Natural gas pipelines can, and do, explode. This is a given when a pipeline is ruptured by a piece of equipment and there is an ignition source nearby. However, it also happens when the pipe fails, usually due to corrosion at a weld. The photograph above shows the fire following an explosion on a TransCanada Pipeline natural gas line in Wyoming in July 2011. This was a 30-inch diameter pipe, newly in service, that suffered a 60-foot long explosive rupture. Read about quality concerns raised before and after the explosion here, here, and here. One critic (a former employee) has accused TransCanada Pipelines of a "culture of non-compliance" with regard to safe construction practices.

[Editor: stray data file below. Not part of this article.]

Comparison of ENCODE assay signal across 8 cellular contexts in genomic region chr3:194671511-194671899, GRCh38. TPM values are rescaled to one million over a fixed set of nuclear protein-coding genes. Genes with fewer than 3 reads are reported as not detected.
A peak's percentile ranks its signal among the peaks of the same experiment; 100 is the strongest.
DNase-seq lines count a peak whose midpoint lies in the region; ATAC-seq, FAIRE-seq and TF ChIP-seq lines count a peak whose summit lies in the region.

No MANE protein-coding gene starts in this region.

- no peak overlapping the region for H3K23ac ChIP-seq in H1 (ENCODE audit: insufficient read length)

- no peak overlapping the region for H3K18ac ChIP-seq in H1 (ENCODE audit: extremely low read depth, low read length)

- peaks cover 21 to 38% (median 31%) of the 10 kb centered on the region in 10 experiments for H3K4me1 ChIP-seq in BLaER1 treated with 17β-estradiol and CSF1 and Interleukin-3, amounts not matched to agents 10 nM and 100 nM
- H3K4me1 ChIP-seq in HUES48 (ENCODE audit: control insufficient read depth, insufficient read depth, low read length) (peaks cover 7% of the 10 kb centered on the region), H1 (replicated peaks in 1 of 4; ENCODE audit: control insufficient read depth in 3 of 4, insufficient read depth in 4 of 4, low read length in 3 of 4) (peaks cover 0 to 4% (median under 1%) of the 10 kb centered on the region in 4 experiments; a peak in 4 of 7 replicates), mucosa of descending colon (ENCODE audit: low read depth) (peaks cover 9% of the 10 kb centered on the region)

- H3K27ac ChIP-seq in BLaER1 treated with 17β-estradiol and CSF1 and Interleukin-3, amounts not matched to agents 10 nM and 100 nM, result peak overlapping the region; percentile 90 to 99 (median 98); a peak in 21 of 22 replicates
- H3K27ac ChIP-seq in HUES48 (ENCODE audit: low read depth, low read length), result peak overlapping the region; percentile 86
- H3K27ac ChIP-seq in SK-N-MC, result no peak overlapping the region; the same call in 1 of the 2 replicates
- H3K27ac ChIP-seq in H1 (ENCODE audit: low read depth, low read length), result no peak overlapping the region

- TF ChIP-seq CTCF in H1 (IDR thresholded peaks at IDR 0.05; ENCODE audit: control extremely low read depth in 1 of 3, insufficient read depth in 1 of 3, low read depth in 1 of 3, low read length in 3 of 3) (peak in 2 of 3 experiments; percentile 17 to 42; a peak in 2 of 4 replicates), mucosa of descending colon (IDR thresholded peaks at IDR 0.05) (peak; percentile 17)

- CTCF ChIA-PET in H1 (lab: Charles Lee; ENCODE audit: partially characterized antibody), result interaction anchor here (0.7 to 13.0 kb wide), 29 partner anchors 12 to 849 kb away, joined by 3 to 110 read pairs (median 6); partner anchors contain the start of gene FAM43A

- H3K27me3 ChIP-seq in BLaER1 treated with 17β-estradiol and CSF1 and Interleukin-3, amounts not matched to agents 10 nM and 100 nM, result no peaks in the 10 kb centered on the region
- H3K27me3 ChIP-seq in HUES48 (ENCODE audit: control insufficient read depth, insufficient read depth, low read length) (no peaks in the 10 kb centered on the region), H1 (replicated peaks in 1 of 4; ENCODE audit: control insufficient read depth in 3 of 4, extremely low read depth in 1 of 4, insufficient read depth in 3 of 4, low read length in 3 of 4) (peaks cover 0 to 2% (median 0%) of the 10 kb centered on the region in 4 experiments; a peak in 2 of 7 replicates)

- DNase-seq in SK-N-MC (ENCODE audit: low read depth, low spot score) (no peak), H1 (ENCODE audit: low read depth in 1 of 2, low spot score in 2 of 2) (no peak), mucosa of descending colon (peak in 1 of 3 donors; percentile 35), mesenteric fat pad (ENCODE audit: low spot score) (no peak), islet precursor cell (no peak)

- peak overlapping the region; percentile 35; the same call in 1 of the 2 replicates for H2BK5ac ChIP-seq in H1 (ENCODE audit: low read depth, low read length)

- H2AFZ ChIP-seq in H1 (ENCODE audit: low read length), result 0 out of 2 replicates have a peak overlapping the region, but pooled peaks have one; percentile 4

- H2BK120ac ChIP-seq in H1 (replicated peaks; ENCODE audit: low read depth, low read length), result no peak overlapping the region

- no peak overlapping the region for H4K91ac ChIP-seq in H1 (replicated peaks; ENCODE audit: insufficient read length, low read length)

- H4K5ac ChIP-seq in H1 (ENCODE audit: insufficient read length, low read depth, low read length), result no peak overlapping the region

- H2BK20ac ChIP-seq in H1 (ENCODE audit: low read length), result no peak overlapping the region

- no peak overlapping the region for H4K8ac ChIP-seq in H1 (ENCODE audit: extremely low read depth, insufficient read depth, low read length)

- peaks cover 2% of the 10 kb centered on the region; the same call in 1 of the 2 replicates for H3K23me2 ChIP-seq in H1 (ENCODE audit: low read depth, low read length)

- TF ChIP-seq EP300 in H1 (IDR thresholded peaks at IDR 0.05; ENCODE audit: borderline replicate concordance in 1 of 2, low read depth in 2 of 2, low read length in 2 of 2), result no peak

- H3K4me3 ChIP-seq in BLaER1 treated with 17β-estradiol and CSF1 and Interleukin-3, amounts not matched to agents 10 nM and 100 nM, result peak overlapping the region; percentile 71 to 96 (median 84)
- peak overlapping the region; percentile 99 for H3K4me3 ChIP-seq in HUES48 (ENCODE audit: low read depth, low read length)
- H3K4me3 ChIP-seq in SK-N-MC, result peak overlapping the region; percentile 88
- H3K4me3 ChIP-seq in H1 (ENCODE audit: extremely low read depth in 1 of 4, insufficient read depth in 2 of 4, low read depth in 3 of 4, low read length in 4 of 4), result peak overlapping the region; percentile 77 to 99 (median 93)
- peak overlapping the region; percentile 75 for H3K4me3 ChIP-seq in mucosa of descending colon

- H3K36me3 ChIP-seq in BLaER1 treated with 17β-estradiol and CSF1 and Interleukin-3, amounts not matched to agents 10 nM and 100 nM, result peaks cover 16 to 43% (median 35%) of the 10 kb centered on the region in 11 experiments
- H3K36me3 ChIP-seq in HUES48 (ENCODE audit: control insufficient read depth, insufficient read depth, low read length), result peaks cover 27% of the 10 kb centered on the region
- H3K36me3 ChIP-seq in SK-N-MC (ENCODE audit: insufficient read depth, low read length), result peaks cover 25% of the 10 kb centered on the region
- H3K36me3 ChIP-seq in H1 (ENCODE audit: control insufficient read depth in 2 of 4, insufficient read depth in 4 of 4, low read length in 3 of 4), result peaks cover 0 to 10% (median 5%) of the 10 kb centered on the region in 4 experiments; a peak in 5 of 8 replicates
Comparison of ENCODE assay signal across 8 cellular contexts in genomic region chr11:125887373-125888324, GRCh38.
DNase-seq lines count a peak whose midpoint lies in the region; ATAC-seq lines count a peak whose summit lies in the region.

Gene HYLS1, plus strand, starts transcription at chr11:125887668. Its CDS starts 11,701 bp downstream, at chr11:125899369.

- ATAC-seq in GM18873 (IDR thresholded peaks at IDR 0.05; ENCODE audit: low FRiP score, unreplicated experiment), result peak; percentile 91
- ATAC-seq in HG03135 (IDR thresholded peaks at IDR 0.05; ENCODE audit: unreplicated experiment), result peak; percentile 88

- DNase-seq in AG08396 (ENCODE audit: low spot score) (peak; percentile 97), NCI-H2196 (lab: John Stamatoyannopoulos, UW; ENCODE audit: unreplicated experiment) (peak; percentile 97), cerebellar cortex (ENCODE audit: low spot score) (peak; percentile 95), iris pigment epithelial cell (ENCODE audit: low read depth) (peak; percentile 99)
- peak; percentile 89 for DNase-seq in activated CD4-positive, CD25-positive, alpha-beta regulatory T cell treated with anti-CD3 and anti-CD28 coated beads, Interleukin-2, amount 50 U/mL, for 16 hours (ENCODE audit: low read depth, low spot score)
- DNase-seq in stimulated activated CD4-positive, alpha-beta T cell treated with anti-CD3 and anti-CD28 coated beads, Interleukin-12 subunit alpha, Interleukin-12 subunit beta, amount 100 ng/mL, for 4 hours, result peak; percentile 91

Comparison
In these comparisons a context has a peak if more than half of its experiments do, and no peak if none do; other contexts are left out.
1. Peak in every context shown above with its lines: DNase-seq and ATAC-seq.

Read what happens when that culture is abetted by the National Energy Board, the natural gas pipeline regulator in Canada.
Each of the photographs below shows an explosion site on other segments of natural gas pipelines operated by TransCanada. Click on the link below each for more information. Note the proximity of buildings in two of the photographs.